The Afghan Whigs returned to the UK this week for their first British date since the release of their Do to the Beast album. Here's five things we learned watching them seduce a sold-out Electric Ballroom.
ROCK IS BETTER WHEN PLAYED BY MEN NOT BOYS
Too many bands are fronted by silly little boys, working out their problems with women, low self-esteem, abandonment issues, masculinity and violence in public, squawking and whining as if they’re the centre of the universe. Fuck those guys. Like QOTSA’s Josh Homme or Soundgarden’s Chris Cornell or his buddy Mark Lanegan, Greg Dulli is, unequivocally, a MAN, a man who’s taken beatings and dished them out too, a man who’s weathered storms and eaten shit and broken hearts and stared down the Devil. And when those guys talk, you listen. Tonight is a masterclass in story-telling, in dynamics, in control, with Dulli shrinking a room down to the point where he holds 1000 people rapt in the palm of his hand. This is what being a true frontman is all about.
YOU NEED YOUR WITS ABOUT YOU AT AN AFGHAN WHIGS SHOW
The Whigs have always been a ridiculously proficient, thrillingly adept band, capable of seguing into soul or R&B or pop obscurities at the flick of a plectrum. Tonight there are several “Was that…?” moments, as fragments of songs by Drake (Over My Dead Body), Pink Floyd (Another Brick In The Wall Part One), Fleetwood Mac (Tusk) and Bobby Womack (Across 110th Street) are subtly and lovingly appended to Whigs’ standards. If one wished to get philosophical one might interpret the band’s catholic tastes as both a tribute to the universal power of music and a rejection of divisive genre boundaries, illustrating the joy to be found in communal human experiences. Or, y’know, it just might be that Dulli likes fucking with our heads. Whatever, it’s magical.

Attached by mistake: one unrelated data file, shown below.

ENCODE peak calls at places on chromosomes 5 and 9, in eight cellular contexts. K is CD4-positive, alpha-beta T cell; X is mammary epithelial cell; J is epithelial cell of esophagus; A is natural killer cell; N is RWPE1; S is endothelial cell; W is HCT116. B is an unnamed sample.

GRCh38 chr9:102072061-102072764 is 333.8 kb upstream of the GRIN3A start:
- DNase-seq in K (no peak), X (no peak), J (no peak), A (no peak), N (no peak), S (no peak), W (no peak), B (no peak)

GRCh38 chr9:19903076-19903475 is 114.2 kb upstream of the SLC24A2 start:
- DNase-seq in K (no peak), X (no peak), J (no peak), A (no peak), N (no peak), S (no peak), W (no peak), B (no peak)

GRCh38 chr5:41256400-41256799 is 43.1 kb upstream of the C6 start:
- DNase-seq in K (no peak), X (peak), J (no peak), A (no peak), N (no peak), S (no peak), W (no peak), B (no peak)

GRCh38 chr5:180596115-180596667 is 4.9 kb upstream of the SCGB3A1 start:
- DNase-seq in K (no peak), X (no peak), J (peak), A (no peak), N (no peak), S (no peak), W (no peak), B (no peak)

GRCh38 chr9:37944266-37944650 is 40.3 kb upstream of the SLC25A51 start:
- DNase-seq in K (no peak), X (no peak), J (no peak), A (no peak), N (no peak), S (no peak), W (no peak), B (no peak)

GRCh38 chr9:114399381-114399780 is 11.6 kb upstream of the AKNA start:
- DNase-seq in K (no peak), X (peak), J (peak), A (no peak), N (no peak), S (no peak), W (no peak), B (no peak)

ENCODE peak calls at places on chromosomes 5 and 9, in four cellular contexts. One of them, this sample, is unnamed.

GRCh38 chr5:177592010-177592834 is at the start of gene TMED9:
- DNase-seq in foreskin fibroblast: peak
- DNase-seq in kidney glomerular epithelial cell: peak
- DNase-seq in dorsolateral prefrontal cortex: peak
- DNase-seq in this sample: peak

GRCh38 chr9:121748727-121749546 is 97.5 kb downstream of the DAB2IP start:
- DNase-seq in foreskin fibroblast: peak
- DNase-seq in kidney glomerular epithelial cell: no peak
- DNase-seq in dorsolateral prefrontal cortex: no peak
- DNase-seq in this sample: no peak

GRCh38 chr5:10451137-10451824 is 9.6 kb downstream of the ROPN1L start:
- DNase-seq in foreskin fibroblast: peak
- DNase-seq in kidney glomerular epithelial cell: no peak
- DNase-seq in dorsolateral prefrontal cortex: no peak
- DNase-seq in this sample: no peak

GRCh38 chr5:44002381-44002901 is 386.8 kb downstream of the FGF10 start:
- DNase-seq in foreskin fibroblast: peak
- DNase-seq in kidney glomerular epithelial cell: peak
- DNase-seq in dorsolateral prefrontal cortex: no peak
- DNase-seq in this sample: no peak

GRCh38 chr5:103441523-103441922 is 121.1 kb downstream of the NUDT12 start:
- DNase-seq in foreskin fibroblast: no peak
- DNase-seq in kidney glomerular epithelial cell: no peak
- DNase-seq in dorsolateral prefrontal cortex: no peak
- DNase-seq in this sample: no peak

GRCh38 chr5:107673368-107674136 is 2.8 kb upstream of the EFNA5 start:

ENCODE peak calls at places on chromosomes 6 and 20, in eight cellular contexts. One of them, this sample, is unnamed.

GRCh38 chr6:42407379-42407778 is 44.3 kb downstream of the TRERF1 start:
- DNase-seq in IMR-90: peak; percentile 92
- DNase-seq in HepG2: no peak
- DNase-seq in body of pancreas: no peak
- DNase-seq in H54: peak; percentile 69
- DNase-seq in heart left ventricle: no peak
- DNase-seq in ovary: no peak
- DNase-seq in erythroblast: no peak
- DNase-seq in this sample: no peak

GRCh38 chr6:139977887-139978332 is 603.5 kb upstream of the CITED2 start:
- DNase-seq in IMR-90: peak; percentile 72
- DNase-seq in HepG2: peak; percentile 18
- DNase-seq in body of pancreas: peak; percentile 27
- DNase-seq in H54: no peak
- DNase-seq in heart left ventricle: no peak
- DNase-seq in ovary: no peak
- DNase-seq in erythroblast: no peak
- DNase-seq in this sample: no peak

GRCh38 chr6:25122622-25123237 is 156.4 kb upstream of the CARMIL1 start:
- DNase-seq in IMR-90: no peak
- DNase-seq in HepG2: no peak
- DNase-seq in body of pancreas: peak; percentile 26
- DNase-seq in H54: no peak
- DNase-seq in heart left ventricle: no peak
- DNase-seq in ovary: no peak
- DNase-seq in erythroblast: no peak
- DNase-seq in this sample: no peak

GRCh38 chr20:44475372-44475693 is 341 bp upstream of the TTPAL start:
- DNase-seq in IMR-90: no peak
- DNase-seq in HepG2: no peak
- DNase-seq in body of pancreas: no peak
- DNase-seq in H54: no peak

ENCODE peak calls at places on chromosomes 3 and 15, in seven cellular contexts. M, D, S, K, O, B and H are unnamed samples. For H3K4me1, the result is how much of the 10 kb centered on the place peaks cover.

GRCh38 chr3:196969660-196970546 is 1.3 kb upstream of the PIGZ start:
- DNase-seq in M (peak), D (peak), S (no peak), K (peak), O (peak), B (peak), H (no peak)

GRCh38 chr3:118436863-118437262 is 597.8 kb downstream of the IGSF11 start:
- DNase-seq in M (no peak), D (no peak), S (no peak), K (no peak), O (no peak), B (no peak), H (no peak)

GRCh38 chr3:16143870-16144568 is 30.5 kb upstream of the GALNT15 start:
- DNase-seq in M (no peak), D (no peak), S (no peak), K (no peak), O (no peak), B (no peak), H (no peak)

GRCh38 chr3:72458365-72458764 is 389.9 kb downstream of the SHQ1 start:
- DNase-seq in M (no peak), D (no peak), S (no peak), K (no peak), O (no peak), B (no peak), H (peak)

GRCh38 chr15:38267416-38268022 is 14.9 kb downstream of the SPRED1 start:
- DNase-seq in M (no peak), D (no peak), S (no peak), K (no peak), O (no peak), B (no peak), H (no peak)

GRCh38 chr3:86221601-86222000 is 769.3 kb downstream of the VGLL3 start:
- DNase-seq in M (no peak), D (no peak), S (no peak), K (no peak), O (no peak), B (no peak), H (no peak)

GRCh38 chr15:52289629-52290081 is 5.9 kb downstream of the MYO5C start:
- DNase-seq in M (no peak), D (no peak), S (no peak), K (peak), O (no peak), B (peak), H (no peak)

GENTLEMEN IS ONE OF THE GREAT ‘LOST’ ALBUMS OF THE ‘90S
Always slightly out-of-step with their peers, Afghan Whigs can count themselves a little unfortunate that their most fecund creative period coincided with ‘alternative’ rock taking over the mainstream. At a point when the world was utterly fixated upon the dark drama of Seattle rock, the Whigs’ fourth studio album Gentlemen rather slipped through the cracks – a shame, because hearing Fountain and Fairfax, When We Two Parted and the magnificent title track this evening is a potent reminder of its breath-robbing majesty. A cult classic, it deserves a wider hearing.
DO TO THE BEAST IS ONE HELL OF A COMEBACK RECORD
Of all the great rock bands who’ve reformed in recent years, only Soundgarden and Afghan Whigs can genuinely stake a claim to have enhanced their reputation with new material. No fewer than eight of the ten tracks on Do to the Beast are included on tonight’s set-list – only Can Rova and These Sticks fail to make the cut - yet the show is every bit as enthralling as the greatest hits set the band rolled out on their last visit to the UK in August 2012. Given their deep respect for classic American music, one might forgive the Whigs were they to indulge in a certain amount of nostalgia, but their refusal to do so speaks volumes of their vitality and Dulli’s restless, questing spirit.
YOU OWE IT TO YOURSELF TO SEE THIS BAND
In the years following Afghan Whigs dissolution internet messageboards were frequently assailed by anguished music fans lamenting the fact that they’d only just discovered the band and would now never get the opportunity to see them play live. Now there’s no excuse. It’s a shame that the band’s summer UK tour consists of just four shows – London, Manchester, Glasgow and an appearance at Latitude festival – but should they return to our shores on this touring cycle you really should make the effort to see this band. As the final notes of Faded, er, fade there’s a genuine, heartfelt appreciation in the ovation that accompanies the band’s exit stage left. Few rock bands are this sharp, this sussed, this sophisticated or this soulful: treasure them while they’re here.